Photos from HellBond: Dancing With the Spirits at Asia North Festival

Photos from HellBond: Dancing With the Spirits at Asia North Festival

You traveled from Baltimore to Seoul to learn Korean Musicology. What was it like to return to Baltimore and play Korean drums and cello for this performance?

Dami: It all started with a class I took during my undergrad years called “Musics of the World.” I’ve always had a fascination with the relationship between music and culture and just the vast array of different genres out there. I fell in love with each new sound introduced and even played in my school’s Gamelan ensemble. UMBC allowed me to work towards an emphasis in Musicology with my Performance degree. To obtain this, I was required to present a research project in addition to my senior recital. I jumped at the opportunity and figured, where better to start than the country of my own heritage? I soon connected with my mentors at KPAAA (Korean Performing Arts Academy of America), Pastor Hyung Joo Cho, and the late Ms. Soon He So. There I started to learn how to play Korean drums and began my training in Traditional Korean music which became the topic of my senior presentation. By the time I graduated, I knew I wanted to keep exploring and, after saving up a bit, I applied to Seoul National University and blindly flew to Korea before even getting my acceptance letter.

Upon my return, my mentors at KPAAA welcomed me back with open arms and we put on several major performances together. Unfortunately, Ms. So passed away unexpectedly last November after an intense battle with hepatic cancer, and her husband, Pastor Cho, has been in mourning, so opportunities to perform the drums had come to a sudden halt. Being able to play in this performance was a bit of a tribute to my mentors for everything they’ve taught me. As for the cello, I’ve been playing around with electric cellos and effects pedals for years but I felt like I finally got a chance to create and showcase something outside the norm and show everyone what a versatile instrument the cello is.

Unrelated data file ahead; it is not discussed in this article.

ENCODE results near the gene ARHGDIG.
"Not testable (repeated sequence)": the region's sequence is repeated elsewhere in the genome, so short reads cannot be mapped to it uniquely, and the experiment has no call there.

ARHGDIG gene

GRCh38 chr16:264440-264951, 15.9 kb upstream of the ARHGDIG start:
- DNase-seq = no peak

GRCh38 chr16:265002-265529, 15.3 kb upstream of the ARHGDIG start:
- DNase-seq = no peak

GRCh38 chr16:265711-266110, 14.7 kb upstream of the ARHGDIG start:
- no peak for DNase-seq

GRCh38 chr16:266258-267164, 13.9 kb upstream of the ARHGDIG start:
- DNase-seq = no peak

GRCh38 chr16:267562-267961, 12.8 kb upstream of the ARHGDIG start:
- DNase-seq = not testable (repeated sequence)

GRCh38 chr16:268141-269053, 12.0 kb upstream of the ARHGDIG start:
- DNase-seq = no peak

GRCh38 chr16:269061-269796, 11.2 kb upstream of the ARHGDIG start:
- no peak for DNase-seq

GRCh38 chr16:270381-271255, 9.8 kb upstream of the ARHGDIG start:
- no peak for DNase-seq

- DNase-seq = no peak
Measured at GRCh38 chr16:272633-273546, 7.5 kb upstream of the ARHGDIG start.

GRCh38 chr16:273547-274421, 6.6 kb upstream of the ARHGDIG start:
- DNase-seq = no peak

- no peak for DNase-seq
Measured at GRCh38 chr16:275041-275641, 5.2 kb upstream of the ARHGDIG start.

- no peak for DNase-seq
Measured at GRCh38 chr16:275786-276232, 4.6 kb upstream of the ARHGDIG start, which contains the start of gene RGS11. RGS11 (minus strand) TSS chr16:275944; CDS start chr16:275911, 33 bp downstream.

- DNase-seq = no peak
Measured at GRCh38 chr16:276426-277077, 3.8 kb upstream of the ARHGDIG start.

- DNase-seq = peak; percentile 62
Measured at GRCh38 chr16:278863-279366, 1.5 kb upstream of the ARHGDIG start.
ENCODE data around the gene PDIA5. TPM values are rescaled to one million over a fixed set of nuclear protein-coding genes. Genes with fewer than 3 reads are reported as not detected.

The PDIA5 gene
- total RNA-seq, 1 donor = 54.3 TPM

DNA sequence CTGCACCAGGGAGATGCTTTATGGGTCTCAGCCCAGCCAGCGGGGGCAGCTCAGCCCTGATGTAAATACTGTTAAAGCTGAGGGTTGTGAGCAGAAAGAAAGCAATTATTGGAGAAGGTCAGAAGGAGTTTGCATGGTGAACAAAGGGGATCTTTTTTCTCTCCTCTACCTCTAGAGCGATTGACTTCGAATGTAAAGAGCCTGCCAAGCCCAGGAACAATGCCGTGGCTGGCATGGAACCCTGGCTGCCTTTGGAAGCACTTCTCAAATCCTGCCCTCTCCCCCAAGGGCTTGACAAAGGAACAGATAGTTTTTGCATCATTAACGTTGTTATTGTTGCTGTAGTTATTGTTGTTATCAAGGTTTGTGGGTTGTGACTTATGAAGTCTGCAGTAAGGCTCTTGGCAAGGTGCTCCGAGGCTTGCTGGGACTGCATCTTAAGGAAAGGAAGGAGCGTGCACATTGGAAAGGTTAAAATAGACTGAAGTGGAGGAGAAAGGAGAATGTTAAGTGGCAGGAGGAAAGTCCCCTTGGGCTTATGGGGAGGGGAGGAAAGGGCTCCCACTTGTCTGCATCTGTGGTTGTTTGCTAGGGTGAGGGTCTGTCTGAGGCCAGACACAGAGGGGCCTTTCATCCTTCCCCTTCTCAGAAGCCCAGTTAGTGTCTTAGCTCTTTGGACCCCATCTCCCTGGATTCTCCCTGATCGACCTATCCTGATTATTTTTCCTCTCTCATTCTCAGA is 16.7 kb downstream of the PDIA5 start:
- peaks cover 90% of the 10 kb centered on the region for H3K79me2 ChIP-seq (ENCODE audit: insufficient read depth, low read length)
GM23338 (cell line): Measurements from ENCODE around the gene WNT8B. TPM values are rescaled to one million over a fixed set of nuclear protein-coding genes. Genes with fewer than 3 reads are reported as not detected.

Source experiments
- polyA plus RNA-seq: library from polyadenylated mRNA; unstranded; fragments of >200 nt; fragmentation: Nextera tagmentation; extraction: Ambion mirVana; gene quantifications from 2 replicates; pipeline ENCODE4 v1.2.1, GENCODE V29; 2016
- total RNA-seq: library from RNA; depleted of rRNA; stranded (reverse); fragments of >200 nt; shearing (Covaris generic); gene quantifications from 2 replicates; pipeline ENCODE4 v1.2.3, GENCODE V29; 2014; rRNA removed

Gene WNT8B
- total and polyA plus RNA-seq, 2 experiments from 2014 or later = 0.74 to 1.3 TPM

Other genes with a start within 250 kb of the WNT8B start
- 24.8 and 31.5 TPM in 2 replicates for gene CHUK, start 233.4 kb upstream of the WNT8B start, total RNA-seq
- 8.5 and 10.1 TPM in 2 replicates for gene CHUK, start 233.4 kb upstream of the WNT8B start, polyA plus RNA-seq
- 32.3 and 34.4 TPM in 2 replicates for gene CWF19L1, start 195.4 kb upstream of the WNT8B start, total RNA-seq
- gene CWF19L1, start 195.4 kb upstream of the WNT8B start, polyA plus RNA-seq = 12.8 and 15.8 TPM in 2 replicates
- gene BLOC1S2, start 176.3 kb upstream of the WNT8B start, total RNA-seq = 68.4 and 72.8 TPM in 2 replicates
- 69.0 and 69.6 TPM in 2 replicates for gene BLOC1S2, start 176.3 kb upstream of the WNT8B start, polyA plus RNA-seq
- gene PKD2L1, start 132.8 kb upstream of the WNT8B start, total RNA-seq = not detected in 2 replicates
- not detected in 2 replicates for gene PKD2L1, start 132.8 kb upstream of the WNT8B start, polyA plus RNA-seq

This performance was part of a larger celebration of Asian arts. What did it mean to you to perform this piece in Baltimore?

Hsiao-Chu Hsia: I am always proud of where I am from, Taiwan, a small island place that has young but complex histories and cultures. As a result, it is my honor to become a part of this celebration this year, speaking for and supporting our community with other professional artists who are connected to Asian cultures. Also, the experience coming back to Baltimore as an artist is special for me since this is the first city that I settled down in the states, when I came as an art student. Baltimore is always diverse, inspiring, and welcome.

Since Hellbond deals with processing death while interacting with a live audience, how did this performance relate to your background in psychology and community art?

Hsiao-Chu Hsia: Most of the traditional performances we see are one-way presentations. We send messages and information to the people but we seldom hear back from them. Same, as an audience, you go to the event, and to see and take what artists are telling through their works. Most of the time there is a boundary in between, and after all, we leave the feelings behind without debriefing or talking about them which helps us be aware of our mental condition and health. Therefore, I started to question myself if a performance can be a bi-directional conversation for both performers and the audiences so that it forms a specific space and time that allows and motivates all the participants to think and talk right at the moment. 

For me, this is a way that I engage with people and the community as a performance artist. Same from a psychological perspective, people think differently when they are only bystanders but not participants. By creating interactive performances, I aim to provide opportunities for people to not only “see” the topic in my works but to “experience” by joining the process. Connecting this idea to our collaborative performance Hellbond, although this is not a typical interactive piece compared to my personal works, actions like staring at audiences’ eyes, climbing between people, and asking for a way to pass non-verbally are alternative methods that I interacted with them. I want people to feel they were together being at the place that brought rebirth through these moments. They were not only witnesses from a distance but participants along with us, the performers.